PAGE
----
The next day, the boy at the pool made my yellow band a bit too tight.
‘That hurts,’ I said. ‘Can you make it looser?’
‘Nope,’ he said.
I tried to swim my ten laps without any breaks. I didn’t want to see anyone from school. I was bored and exhausted, and the muscles in my thighs kept twitching randomly. In the afternoon, I waited in line at the canteen while two girls in front of me kept flicking water from their hair into my face without realising. They were whispering in each other’s ear. The Frosty Fruits always sold out on Fridays so you had to wait longer while people decided what they were going to buy instead.
I saw Olivia leave the office around the other side of the building and walk across the grass towards the exit. She had her wallet in her hand so she was probably going to buy her lunch from the shops across the road. I decided I wasn’t hungry anymore. I stepped out from the canteen line and watched Olivia walk further away. I went up to the door that said Staff Only. I turned the doorknob and went inside. The office was dark and messy. There was a desk and three walls of shelves and one small window. There were cardboard boxes of plastic cups, and stacks of coloured paper signs left over from the winter that said pool closed for the season. I saw the same orange box that Olivia had brought with her when she gave me the band-aids.
I got down on the floor and sat under the desk and closed my eyes. I just wanted to be inside for a little while. I could feel my heart beating fast and I breathed in and out to try to slow it down. When I opened my eyes, I saw a red PhotoReady packet poking over the edge of the desk above. Outside, the canteen lady was yelling.
‘You didn’t pay for that!’
‘He took my money, miss!’ a boy yelled back.
I pulled the photo packet down to me. I decided that if Olivia came back I’d tell her I was looking for band-aids again. Maybe I could cut my finger with some scissors to make it more believable, I thought. I took out the photos, one by one. I felt like a fortune teller with a deck of tarot cards. I lay the pictures down in rows on the carpet. Every photo was taken last week. I knew that because all of the pictures were of me. There was my face, turned to the side, looking into the water. There I was on the starting block, hugging my arms to my chest, deciding whether to jump. There I was climbing out of the lap pool, looking weak and tired. My hair was slick and my fingers were wrinkled. I felt like I was being pushed underwater.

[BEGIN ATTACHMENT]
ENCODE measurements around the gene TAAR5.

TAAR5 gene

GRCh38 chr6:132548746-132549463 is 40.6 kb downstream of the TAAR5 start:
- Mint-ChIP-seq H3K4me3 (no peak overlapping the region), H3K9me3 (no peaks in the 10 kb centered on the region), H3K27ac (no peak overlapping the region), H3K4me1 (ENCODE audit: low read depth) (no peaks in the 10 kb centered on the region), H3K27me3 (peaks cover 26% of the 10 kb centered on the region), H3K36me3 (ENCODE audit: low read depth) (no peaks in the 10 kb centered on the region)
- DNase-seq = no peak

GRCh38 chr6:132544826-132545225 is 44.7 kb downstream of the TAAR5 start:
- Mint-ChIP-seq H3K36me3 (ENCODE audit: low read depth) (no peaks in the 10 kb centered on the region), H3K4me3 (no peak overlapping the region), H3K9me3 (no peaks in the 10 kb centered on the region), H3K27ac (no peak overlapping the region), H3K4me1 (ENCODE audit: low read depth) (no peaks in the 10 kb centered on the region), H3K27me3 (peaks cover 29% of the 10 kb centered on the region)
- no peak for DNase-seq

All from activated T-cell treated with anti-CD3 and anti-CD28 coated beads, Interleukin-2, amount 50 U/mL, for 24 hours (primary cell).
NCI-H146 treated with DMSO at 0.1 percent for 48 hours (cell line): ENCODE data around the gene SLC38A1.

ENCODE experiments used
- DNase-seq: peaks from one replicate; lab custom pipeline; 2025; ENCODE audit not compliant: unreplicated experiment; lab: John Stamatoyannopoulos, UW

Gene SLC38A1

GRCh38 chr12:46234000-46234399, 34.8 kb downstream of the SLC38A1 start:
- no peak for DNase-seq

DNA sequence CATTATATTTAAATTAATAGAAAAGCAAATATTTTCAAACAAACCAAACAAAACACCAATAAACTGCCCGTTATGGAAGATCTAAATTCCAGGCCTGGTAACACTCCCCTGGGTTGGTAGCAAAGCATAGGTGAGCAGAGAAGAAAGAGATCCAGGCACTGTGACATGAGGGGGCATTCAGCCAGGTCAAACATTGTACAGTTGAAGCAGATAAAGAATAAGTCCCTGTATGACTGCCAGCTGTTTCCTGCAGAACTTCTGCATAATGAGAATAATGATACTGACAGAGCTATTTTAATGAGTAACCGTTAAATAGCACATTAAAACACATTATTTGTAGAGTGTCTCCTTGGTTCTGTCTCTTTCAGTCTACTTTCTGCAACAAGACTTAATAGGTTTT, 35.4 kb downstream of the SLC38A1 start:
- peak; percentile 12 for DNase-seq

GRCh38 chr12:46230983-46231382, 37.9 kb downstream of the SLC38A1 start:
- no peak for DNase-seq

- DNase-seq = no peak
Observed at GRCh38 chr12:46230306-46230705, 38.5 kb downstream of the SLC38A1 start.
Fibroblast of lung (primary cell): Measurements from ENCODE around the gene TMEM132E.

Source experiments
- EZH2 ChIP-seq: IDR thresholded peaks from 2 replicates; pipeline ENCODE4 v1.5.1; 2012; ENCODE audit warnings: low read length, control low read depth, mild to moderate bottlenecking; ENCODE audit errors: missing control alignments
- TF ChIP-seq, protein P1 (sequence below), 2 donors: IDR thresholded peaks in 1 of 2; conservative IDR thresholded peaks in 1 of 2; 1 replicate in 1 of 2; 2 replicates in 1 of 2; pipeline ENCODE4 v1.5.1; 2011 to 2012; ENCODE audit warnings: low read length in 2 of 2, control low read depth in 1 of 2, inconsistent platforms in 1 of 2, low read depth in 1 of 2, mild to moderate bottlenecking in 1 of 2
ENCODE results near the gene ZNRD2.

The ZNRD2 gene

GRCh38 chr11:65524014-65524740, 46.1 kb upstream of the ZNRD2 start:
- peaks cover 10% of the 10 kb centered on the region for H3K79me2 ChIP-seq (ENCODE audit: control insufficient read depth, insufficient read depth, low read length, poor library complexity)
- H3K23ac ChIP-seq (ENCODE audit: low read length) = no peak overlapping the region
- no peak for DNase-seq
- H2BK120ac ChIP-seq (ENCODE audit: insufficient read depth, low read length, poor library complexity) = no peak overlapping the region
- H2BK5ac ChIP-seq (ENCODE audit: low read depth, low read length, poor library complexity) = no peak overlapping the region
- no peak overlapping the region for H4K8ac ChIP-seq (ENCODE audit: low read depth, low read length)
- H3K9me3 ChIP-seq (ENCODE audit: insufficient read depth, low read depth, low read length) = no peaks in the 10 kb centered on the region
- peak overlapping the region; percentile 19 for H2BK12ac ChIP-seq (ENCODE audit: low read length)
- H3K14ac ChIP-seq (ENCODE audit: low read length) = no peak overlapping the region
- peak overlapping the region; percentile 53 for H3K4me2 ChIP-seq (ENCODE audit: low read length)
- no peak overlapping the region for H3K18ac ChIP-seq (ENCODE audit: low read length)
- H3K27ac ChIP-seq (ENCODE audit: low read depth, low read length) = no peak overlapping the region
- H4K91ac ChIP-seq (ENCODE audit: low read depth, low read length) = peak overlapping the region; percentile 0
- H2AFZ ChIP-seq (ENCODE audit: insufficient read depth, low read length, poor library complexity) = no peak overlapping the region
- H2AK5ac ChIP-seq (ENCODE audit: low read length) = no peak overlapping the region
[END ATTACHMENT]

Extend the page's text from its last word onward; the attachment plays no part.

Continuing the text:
I crawled under the desk again and pulled open Olivia’s sportsbag. I threw her towel over the chair and stuck my hand inside the bag. I found a tube of sunscreen leaking inside a zip-lock packet, a box of cough medicine, and two pairs of pink underwear. Then I found her camera, disposable, like the kind I took with me to camp. I looked through the little square viewfinder and everything felt far away.
I heard the sound of feet on the pavement outside the door and caught my breath. Olivia opened the door and saw me holding the camera in my hand.
‘What the fuck are you doing?’ she said.
‘Come with me.’
I followed her out the door, still holding onto her camera. She slammed the door behind us. I squinted my eyes because of the sun. It was hot and I was starting to sweat. The day was turning inside out.
‘Where are you taking me?’ I said.
Olivia led me around behind the building. There was a small ally way, between the brick wall and a barbwire fence. There were four garbage bins and an old hose. The smell of the rubbish was thick in the air and there were flies hanging around. We stopped walking and I leaned against the wall. I noticed Olivia had small sweat stains underneath each of her armpits. She crouched down in front of me so our faces were on the same level. Her skin was oily and her freckles were dark brown from spending so much time in the sun. Olivia opened her mouth and stared at me.
‘I don’t want you to tell anyone you saw those photos.’
‘Why not?’ I asked.
‘Promise me,’ she said.
I leaned in closer to her.
Grace Finlayson is a writer from Canberra living in Toronto. Her short fiction has been published in Meanjin, Seizure, Scum Mag and elsewhere. You can follow her on twitter @gracefinlayson.